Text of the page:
Jade Mountain 

February 2, 2001 - June 1, 2010

Hey, my boy. I told you I would never forget you, so this is just one of the many fulfillments of that promise I’m going to make.

When I first met you, you were months off the racetrack, standing in that dark run-in shed. I was a twelve-year old girl who didn’t like Thoroughbreds, greys - even if you were dappled - or geldings. You were all three. Do you remember what you did when I finally got you to walk up to me? You bit me, you stinker. But I didn’t make a big deal about it, and that seemed to make you feel better. You let me scratch your forehead, you big baby, and your owner said you never let anyone do that.

You had been standing pastern deep in mud, you were a muddy, scraggly mess, with a tangled mane and tail. You had osselets and you couldn’t jump, which was the only thing I wanted to do with my life. Everyone thought you were a dud, from your cloudy eyes and low slung head. But I knew that you were mine.

Do you remember the first time you called out to me on my way to the barn? It was only a month or two after we moved you out of that mud pit and into a friend’s barn. I suspect you were looking more for the carrots in my pocket, but still, hearing you nickering to me in that low voice of yours made my day. It made my life.

When we moved you to a barn four houses down from our house, I finally got my wish fulfilled to see you every day. I would ride my bike in the summer, and sprint down the street in the winter, all bundled up in layers of coats, cutting across all the neighbors lawns even though they yelled at me. Whatever got me to you fastest.

You always loved winter. The first time you resorted back to your racehorse days, it was on Christmas afternoon, out in the back pasture. I hung on all the way back to the barn as you galloped through the snow. It was the most fun of my life. Your eyes cleared up after that, no longer dark and spaced out but bright, shiny, and full of attitude. You brat. You were always a brat. A nip on the arm for attention, that look in your eye that Mom always said was the devil in you. But you never hurt me.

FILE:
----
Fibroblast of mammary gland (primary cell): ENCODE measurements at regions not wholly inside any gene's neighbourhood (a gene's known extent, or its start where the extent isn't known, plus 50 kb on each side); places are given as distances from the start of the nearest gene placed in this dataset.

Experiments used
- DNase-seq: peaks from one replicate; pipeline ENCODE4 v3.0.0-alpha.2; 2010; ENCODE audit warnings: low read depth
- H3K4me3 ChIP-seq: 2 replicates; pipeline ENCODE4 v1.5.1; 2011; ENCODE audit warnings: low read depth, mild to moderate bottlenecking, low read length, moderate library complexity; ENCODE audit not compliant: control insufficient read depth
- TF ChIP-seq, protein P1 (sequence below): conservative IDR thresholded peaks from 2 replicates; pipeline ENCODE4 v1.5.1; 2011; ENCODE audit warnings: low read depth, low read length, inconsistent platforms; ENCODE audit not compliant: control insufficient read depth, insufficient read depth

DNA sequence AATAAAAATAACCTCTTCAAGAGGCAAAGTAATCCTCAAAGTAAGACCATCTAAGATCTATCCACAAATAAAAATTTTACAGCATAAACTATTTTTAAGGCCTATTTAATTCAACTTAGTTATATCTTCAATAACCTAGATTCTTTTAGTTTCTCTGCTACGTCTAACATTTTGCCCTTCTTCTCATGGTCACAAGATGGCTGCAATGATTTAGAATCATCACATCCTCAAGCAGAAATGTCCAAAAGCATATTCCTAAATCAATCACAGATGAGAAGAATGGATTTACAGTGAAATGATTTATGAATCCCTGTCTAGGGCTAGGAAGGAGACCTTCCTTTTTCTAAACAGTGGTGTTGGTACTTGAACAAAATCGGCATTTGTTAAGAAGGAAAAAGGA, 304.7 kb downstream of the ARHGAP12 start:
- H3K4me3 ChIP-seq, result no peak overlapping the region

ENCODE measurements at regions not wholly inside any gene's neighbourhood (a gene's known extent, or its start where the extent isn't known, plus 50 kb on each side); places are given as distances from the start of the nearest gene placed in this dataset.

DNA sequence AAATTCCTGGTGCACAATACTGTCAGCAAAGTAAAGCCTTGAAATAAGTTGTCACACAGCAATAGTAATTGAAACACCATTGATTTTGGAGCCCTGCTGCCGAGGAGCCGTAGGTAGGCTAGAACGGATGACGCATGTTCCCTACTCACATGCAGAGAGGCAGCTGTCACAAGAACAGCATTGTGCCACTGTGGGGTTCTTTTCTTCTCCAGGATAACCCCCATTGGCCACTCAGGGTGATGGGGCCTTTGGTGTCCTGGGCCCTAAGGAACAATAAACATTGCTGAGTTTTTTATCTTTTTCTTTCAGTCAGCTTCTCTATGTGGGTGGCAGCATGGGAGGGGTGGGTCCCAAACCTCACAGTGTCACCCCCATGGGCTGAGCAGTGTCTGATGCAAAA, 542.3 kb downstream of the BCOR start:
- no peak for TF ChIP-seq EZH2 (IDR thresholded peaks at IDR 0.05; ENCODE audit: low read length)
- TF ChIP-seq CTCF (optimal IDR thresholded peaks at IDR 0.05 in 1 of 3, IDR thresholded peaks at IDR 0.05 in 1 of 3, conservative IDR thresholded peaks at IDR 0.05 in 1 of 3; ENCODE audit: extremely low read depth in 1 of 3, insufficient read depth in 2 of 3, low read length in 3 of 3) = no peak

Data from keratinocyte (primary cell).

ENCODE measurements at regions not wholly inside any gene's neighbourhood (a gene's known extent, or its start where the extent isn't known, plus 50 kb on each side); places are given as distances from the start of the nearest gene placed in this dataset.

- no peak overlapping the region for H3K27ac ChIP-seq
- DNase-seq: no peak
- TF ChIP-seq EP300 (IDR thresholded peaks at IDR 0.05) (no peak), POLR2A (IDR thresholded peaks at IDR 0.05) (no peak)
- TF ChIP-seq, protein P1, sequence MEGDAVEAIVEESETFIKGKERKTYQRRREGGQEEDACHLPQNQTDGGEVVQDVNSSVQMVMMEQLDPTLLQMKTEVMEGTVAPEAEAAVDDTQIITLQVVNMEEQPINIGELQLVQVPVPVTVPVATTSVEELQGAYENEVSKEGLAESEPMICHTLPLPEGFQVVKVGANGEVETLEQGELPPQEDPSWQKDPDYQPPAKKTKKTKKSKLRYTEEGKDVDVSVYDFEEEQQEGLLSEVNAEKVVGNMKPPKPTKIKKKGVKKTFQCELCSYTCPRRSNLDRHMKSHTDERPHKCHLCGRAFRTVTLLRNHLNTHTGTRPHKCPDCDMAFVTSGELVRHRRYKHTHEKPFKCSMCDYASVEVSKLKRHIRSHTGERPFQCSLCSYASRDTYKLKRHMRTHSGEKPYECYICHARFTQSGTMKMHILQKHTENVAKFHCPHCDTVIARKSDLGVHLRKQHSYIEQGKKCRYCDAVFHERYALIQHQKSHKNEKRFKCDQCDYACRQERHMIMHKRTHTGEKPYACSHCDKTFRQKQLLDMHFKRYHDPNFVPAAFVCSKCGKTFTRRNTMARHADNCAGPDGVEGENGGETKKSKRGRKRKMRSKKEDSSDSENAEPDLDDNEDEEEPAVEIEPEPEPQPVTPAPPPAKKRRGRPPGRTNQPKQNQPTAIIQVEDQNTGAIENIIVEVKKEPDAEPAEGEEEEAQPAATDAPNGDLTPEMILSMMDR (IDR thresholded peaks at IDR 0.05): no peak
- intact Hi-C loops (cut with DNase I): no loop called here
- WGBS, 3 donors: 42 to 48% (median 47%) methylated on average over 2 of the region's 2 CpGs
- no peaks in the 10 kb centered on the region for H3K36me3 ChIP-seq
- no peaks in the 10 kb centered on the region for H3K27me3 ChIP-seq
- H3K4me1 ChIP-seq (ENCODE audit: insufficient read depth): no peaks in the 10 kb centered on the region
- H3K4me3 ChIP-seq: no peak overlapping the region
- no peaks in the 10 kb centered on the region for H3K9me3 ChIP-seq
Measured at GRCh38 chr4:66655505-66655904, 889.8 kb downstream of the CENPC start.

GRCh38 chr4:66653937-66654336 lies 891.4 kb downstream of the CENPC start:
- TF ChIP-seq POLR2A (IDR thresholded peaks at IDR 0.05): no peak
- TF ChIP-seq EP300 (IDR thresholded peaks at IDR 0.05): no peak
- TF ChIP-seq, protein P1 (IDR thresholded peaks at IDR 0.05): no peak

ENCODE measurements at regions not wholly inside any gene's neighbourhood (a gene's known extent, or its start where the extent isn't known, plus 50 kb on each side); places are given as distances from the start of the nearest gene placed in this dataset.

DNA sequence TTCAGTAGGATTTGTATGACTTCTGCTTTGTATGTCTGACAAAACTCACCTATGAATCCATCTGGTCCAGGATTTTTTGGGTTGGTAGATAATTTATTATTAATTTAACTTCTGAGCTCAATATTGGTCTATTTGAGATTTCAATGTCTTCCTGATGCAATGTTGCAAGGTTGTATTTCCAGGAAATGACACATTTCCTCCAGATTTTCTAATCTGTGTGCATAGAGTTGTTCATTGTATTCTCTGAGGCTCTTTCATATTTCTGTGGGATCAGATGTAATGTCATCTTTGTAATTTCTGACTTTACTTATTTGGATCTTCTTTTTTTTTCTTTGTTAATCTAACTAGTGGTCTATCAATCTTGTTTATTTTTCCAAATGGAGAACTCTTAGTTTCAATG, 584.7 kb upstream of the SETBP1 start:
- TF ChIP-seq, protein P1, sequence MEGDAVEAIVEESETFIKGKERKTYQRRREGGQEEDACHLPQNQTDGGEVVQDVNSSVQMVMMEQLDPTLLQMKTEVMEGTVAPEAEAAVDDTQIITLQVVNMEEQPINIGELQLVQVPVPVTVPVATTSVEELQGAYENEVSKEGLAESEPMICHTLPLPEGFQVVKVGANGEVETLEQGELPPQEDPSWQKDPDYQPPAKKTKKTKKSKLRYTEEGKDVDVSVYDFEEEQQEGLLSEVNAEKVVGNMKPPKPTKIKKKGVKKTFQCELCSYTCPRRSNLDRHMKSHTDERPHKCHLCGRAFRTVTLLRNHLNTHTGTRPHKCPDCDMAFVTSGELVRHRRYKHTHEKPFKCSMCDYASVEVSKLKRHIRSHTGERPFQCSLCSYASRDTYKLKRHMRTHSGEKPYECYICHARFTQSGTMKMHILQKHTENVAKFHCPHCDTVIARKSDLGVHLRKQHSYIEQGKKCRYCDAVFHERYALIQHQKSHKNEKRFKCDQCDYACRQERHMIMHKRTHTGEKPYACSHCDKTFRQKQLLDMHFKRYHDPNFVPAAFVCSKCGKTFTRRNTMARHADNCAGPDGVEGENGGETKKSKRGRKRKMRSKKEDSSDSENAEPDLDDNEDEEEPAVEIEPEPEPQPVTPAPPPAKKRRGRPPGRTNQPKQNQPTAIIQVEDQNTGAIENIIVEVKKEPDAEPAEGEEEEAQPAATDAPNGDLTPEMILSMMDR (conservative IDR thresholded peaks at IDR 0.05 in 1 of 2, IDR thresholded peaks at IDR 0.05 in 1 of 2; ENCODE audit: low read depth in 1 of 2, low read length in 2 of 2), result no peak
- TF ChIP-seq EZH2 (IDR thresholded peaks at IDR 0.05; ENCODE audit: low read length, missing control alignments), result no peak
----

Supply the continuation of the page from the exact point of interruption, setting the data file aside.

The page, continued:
You took off with me quite a few times, you chased the other horses away from me with bared teeth and flailing hooves. But you never hurt me.

Until a few days ago. How could you leave me? When I loved you like I did?

You were my baby, my soul mate, my best friend, the love of my life. You were all I talked about. My dressage horse. My knight in shining armor.

But you were hurting. Arthritis was kicking in, I know, and you hated your joint supplements. Then you started colicking.

Sunday night, I slept by your stall. When the vet came back the next morning, he said that he couldn’t believe you’d lived. That night I was more afraid than I’ve ever been. I was scared to death that you were going to leave me. But you weren’t ready to go then.

I thought we were in the clear. I thought you were going to be fine, now that you’d pulled out of it.

But you weren’t.

Tuesday, Mom picked me up from school. Said the vet was coming out. You were worse than you had been.